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Server-Rendered Web Applications in Deno with Aleph.js

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Aleph.js, a React framework for server-rendered applications in Deno, is now available through an alpha release. Aleph makes many of Next.js’ core features available in Deno environments: zero-config server-side rendering, static site generation, file-system and API routing, and more. Aleph uses the standard EcmaScript Modules (ESM) import syntax and does not use a bundler in development. Aleph also provides hot module replacement with React Fast Refresh.

Aleph.js is heavily inspired by Next.js, the latter which self-describes as a React framework for production. Like Next.js, Aleph provides productivity features for a better developer experience. The current alpha version of Aleph provides a page-based routing system (with support for dynamic routes), API routes, route-based internationalization support, static site generation, pre-rendering by default (with configurable server-side rendering), client-side routing, CSS and Sass support, and React Fast Refresh support. Developers write a web application as a set of pages and APIs, with each page being implemented with a React component.

Unlike Next.js, Aleph works with Deno, a recent alternative to Node.js that seeks to remediate perceived Node’s weak points. Deno, which shipped its first major version earlier this year, supports TypeScript out of the box. Deno has a stricter security model that disallows any file, network, or environment access, unless explicitly enabled. Deno does not use a package.json file, node_modules directory, nor CommonJS modules. Deno leverages instead EcmaScript Modules (ESM) (added to the JavaScript standard through ES2015) and imports dependencies as URLs.

Aleph’s documentation explained one productivity advantage of Aleph’s usage of Deno modules that is observed in development:

Every module only needs to be compiled once and then cached on the disk. When a module changes, Aleph.js just needs to re-compile that single module; there’s no time wasted to re-bundle every change.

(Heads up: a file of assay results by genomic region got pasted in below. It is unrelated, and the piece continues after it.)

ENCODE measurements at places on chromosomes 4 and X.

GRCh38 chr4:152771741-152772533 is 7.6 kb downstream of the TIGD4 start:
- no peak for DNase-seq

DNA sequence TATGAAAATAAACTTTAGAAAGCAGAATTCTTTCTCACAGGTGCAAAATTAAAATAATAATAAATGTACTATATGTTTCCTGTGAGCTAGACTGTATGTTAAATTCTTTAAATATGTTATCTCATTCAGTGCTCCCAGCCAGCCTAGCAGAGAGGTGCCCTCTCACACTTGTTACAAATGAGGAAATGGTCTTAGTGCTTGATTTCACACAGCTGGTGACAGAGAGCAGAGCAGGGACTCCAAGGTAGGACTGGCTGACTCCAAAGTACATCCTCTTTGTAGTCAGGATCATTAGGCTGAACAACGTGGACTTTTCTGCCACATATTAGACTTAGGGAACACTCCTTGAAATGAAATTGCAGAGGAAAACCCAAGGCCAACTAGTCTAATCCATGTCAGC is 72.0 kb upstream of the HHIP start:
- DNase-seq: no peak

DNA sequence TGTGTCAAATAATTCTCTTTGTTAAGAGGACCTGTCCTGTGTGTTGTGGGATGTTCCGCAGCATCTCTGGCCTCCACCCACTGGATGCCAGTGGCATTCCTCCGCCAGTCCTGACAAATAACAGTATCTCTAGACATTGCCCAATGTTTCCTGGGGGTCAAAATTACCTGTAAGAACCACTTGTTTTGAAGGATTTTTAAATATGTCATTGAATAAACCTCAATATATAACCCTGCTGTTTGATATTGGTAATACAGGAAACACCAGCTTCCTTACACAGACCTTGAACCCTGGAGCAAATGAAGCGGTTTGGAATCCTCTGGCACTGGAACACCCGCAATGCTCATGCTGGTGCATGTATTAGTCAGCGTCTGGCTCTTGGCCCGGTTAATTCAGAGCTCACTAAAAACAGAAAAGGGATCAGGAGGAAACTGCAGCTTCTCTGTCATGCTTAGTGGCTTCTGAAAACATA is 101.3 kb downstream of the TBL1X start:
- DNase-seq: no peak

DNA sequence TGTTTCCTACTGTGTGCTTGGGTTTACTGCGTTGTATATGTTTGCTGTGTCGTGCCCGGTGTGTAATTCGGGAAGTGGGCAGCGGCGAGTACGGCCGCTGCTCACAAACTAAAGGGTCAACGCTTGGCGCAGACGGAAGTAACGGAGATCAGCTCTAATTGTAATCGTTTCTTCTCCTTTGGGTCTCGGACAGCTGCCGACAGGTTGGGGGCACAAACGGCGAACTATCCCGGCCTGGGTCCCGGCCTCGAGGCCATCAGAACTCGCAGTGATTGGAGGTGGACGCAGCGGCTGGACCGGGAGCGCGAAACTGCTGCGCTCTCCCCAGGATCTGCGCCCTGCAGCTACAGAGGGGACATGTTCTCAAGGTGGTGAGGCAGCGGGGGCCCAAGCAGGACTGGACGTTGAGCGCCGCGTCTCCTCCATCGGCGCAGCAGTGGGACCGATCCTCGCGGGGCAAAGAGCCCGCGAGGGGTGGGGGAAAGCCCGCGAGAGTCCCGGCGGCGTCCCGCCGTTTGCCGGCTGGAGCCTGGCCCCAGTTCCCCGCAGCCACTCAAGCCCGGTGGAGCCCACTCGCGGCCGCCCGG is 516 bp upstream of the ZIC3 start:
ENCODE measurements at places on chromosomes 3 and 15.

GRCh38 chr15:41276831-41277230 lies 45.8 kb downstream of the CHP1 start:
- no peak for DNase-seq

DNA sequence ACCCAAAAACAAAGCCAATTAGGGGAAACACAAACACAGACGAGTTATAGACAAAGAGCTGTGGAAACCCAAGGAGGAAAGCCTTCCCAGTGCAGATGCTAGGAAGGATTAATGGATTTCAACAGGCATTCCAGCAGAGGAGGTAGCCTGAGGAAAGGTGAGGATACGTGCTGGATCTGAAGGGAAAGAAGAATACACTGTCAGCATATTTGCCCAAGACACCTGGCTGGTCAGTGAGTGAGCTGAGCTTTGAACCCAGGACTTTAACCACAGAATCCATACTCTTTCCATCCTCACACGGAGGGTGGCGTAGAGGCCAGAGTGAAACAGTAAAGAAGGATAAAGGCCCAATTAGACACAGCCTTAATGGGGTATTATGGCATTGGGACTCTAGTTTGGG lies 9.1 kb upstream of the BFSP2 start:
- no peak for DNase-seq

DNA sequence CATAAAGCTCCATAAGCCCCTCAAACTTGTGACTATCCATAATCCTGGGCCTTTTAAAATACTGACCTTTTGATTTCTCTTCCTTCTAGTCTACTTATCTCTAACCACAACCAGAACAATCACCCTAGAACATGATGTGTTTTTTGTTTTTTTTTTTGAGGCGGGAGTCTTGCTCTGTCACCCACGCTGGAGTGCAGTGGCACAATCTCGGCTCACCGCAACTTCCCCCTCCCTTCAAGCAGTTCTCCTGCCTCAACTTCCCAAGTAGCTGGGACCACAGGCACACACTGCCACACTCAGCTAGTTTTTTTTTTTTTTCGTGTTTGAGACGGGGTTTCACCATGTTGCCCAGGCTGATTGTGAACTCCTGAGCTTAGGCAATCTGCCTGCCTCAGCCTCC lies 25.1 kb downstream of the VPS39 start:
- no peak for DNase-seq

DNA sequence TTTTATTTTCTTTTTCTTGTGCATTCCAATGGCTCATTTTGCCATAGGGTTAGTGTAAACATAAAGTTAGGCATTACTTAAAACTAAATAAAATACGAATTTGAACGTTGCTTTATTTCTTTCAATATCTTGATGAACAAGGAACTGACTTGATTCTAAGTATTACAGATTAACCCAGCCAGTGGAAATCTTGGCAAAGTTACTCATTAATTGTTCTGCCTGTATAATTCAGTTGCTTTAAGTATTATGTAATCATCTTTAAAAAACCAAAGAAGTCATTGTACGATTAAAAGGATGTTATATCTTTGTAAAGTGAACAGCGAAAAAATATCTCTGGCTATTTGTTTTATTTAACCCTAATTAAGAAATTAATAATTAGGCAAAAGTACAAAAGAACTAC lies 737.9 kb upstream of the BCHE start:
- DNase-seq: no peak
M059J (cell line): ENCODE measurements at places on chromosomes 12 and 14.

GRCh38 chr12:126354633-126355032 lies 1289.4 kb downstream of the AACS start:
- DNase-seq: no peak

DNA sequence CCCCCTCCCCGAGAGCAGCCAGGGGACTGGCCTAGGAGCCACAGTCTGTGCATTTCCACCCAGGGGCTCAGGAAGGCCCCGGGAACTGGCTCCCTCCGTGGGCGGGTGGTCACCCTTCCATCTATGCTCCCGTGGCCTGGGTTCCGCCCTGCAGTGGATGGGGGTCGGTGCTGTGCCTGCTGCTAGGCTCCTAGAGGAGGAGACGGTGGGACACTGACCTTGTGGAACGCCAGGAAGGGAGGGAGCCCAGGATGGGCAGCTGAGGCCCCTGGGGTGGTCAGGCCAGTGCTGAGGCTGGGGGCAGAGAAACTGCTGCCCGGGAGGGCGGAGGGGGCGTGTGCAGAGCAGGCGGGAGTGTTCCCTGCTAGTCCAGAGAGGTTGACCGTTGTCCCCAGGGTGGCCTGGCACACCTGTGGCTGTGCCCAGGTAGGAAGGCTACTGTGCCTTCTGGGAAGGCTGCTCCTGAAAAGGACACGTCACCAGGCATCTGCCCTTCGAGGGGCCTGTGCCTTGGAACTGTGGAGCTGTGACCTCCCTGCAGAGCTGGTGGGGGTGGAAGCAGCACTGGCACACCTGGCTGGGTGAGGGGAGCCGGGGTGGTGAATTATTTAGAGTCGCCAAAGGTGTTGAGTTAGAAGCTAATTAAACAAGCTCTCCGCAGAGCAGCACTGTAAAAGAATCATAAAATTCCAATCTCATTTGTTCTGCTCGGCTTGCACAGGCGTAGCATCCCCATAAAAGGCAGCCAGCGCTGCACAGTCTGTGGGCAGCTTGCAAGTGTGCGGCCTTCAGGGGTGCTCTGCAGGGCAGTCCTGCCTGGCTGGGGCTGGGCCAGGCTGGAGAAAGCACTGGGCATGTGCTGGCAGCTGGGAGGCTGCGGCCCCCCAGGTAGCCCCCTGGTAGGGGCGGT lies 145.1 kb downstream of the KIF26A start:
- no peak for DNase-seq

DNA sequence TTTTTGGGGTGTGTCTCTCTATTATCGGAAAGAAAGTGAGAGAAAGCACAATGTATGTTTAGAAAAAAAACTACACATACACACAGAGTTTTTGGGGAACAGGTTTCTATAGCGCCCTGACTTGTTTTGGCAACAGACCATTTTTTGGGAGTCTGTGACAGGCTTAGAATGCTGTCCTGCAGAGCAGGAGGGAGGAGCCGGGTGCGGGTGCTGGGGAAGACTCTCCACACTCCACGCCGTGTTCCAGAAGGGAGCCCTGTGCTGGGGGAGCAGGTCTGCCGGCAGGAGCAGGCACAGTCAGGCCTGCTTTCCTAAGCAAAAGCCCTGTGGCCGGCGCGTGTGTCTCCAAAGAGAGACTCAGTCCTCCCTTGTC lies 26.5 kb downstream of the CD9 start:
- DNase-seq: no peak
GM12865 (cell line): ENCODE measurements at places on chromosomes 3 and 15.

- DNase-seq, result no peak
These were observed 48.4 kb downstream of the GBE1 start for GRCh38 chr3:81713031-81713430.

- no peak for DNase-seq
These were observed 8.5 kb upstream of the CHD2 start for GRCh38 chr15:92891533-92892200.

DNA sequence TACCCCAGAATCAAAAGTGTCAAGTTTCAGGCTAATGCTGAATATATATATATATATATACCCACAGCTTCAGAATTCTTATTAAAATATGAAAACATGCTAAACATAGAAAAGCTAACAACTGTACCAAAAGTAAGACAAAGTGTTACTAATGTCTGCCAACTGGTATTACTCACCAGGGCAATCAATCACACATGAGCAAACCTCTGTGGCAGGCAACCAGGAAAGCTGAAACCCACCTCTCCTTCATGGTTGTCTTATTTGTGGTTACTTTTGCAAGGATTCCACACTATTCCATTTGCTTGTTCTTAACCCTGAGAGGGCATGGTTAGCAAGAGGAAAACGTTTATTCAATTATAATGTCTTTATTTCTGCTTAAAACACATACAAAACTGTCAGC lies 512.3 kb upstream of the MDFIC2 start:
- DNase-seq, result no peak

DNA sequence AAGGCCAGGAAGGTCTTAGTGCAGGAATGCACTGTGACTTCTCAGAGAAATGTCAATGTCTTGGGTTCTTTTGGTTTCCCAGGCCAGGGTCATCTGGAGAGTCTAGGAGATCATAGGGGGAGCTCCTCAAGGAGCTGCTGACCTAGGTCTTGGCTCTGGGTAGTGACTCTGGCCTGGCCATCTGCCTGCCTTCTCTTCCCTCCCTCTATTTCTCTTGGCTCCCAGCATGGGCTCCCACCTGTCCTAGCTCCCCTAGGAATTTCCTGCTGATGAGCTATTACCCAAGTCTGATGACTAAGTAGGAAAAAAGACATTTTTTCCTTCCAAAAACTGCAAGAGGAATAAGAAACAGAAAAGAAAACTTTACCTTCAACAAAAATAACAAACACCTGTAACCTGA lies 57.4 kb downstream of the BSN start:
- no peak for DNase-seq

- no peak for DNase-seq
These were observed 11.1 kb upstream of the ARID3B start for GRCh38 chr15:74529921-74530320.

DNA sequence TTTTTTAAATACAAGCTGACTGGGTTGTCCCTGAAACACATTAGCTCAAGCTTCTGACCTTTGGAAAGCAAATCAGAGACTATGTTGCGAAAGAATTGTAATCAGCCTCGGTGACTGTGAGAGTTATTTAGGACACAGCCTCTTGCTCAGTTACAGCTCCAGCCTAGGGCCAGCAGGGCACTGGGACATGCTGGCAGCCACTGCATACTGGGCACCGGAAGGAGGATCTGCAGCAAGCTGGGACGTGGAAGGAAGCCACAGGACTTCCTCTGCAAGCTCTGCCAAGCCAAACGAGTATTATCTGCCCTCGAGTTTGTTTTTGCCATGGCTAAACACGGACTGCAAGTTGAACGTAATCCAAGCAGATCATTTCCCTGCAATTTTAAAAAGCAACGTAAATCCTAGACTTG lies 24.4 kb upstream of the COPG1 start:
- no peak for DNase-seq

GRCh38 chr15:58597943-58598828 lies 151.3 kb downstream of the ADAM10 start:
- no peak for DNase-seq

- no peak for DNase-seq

A simple example of Aleph code using Deno is as follows:

import React from "https://esm.sh/react@17.0.1"
import Logo from "../components/logo.tsx"

export default function Home() {
    return (
      <div>
        <Logo />
        <h1>Hello World!</h1>
      </div>
    )
}

Aleph supports import maps through a dedicated import_map.json file in the application root directory. Import maps is a proposal from the Web Incubator Community Group (WICG) that allows resolving bare import specifiers. With import maps, Aleph may replace import React from "react" with import React from "https://esm.sh/react@16.13.1".

Aleph.js requires a modern browser to support ESM modules and dynamic imports during development. Modern browsers include the versions of Chrome >= 61, Edge >= 16, Firefox >= 60, Safari >= 11, and Opera >= 48.

Developers may use the Deno runtime to compute data at build time and pass that data to a page. Some frameworks, like Dojo, call this approach build-time rendering. Next.js provides the getStaticProps and getServerSideProps methods to fetch data at build time or on each request.

Developers can customize 404 pages. Developers can also use custom <App>, <Head>, and <Scripts> components to control the page initialization (global layout or styles), and customize the contents of the <head> and <script> tags on a page. An example is as follows:

import React from "https://esm.sh/react"
import { Head, Scripts } from "https://deno.land/x/aleph/mod.ts"

export default function App({ Page, pageProps }) {
  return (
    <>
      <Head>
        <title>Aleph.js</title>
      </Head>
      <Scripts>
        <script async src="https://www.googletagmanager.com/gtag/js?id=G-1234567890"></script>
        <script>{`
          window.dataLayer = window.dataLayer || [];
          function gtag(){
            dataLayer.push(arguments);
          }
          gtag('js', new Date());
          gtag('config', 'G-1234567890');
        `}</script>
      </Scripts>
      <Page {...pageProps} />
    </>
  )
}

Aleph is still in alpha and in active development. Aleph plans to support older browsers like IE11 in production with a polyfilled nomodule.js that uses SystemJS to import modules. Further work concerning PWA and AMP support is also ongoing.

Developers may access Aleph’s documentation site online. Aleph is open-source software distributed under the MIT license. Contributions and feedback are welcome and should abide by Aleph’s contributing guidelines.

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